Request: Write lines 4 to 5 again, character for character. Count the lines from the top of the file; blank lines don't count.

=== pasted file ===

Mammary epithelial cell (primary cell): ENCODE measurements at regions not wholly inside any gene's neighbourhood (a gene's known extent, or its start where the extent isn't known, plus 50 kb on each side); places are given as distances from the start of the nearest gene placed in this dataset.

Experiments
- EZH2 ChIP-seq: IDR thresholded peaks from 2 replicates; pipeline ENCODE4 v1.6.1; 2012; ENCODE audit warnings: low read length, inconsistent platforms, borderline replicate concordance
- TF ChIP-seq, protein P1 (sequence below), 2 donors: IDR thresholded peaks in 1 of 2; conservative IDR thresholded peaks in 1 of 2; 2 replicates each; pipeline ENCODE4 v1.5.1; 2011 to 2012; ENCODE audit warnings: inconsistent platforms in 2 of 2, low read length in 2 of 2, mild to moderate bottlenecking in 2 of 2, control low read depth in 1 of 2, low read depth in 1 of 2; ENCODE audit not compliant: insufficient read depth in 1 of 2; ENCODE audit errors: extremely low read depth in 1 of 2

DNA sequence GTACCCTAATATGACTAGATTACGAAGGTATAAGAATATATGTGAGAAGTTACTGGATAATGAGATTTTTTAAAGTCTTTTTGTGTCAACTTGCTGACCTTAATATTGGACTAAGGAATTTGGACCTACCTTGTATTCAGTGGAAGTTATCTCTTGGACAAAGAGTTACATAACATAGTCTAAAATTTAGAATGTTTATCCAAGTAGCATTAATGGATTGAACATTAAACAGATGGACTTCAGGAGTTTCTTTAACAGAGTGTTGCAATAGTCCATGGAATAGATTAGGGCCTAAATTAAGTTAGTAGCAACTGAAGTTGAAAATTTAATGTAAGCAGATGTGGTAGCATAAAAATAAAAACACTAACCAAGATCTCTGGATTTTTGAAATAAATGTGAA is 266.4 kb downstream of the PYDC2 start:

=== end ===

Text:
- TF ChIP-seq, protein P1 (sequence below), 2 donors: IDR thresholded peaks in 1 of 2; conservative IDR thresholded peaks in 1 of 2; 2 replicates each; pipeline ENCODE4 v1.5.1; 2011 to 2012; ENCODE audit warnings: inconsistent platforms in 2 of 2, low read length in 2 of 2, mild to moderate bottlenecking in 2 of 2, control low read depth in 1 of 2, low read depth in 1 of 2; ENCODE audit not compliant: insufficient read depth in 1 of 2; ENCODE audit errors: extremely low read depth in 1 of 2

DNA sequence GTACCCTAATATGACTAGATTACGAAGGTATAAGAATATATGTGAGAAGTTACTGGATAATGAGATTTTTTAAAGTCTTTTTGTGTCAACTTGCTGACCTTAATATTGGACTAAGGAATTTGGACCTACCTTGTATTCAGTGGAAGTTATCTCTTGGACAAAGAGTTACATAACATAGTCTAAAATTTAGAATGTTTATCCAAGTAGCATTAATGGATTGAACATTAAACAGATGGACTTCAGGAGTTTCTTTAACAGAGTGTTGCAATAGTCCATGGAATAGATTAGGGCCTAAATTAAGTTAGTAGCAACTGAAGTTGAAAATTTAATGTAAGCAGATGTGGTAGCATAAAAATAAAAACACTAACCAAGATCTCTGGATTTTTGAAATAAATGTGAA is 266.4 kb downstream of the PYDC2 start: